At least two protests have been held in Louisville, including one Monday at the University of Louisville.

Pro-Palestinian activist Ibrahim Imam has helped organize the local demonstrations. He says residents should be aware that the U.S. gives Israel $3 billion in foreign aid, and are therefore complicit in the country's military actions.

"I want people to realize that the crimes that are being committed are being committed against Palestinians," he says. "The Palestinians are the victims in this, and I want people to look deeply into this and not buy the cliche that are being fed to them. And Israel should not be rewarded for its aggression at the tune of $15 million a day."

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Politics
10:30 pm
Sat November 10, 2012

Noise and Notes: Robin D. G. Kelley on the 'War on Youth' & Art of Thelonious Monk

Professor Robin D.G. Kelley
Credit UCLA

Noise and Notes

UCLA Professor Robin D. G. Kelley is a historian and social justice advocate, and a bit of a jazz scholar.

The award-winning author was in Louisville this week for the annual Anne Braden Memorial Lecture Series to discuss what he believes is a war on youth through punitive economic and education policies.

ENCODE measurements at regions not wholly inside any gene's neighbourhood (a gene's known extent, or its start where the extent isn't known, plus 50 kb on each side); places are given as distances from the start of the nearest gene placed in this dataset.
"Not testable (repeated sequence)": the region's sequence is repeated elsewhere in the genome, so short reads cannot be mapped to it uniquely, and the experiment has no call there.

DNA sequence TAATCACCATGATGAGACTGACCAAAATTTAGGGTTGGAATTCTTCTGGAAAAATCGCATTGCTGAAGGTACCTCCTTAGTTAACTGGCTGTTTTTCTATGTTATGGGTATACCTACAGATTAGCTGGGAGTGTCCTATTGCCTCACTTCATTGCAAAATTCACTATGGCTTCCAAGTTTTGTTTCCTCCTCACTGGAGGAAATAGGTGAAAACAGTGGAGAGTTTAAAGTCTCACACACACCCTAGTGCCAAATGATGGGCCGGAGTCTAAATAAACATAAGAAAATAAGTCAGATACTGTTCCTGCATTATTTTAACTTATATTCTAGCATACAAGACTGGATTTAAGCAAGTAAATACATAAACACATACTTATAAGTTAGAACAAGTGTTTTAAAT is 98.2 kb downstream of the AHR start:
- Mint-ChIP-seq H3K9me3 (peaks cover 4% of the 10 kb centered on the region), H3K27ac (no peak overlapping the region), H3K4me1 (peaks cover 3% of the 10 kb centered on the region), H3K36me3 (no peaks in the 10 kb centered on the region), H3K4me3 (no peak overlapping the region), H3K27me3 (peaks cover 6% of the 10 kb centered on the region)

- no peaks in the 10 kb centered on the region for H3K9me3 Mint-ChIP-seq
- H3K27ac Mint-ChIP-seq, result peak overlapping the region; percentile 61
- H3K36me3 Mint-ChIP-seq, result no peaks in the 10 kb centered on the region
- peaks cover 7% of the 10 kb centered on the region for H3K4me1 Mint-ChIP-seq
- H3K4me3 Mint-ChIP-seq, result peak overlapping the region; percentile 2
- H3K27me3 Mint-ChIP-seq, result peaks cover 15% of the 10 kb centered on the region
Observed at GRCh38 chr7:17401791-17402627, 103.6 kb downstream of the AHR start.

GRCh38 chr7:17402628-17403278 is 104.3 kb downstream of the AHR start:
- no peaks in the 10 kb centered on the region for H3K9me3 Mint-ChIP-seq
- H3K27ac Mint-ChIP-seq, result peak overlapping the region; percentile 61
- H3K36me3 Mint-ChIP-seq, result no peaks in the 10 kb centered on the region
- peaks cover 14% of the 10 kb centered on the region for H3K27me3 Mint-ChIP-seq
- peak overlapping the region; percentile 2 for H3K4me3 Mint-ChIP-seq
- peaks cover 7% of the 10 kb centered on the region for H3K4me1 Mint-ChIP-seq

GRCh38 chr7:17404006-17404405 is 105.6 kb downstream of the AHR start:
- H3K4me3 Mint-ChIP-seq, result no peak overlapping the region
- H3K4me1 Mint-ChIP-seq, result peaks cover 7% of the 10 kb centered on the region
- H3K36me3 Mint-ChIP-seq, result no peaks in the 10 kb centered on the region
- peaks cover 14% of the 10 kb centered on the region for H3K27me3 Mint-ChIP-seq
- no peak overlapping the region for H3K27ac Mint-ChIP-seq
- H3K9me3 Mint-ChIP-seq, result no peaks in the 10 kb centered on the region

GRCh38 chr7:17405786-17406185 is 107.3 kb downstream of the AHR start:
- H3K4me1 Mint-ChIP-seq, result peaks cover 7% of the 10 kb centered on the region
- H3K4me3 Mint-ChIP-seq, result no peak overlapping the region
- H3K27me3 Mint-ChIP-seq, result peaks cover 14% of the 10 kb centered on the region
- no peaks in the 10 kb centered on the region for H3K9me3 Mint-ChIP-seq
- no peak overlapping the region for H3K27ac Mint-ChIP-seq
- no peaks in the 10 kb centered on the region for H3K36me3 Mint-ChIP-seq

Kelley is also an outspoken critic of those who worship the free-market in American politics, and he says neo-liberal ideology—which rose to prominence in the 1990s—poses a threat to all progressive movements.

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Politics
5:19 pm
Wed November 7, 2012

McConnell Congratulates Obama on Re-Election, But Advises President Move to Center

Credit File photo

Senate Minority Leader Mitch McConnell, R-Ky, has extended congratulations to President Obama on his re-election, but argues the White House needs to moderate and that voters have not given the president a mandate.

Mr. Obama defeated Republican nominee Mitt Romney on Tuesday in the popular vote and soundly in the Electoral College, winning most of the battleground states. It was two years ago when McConnell said that his main objective was to ensure that Mr. Obama would be a one-term president.

But now McConnell says Republicans are eager to hear from the president on how to resolve problems such as the looming fiscal cliff, but he

warns Mr. Obama should propose a way for both parties to work together.

"Now it’s time for the president to propose solutions that actually have a chance of passing the Republican-controlled House of Representatives and a closely-divided Senate, step up to the plate on the challenges of the moment, and deliver in a way that he did not in his first four years in office," he says.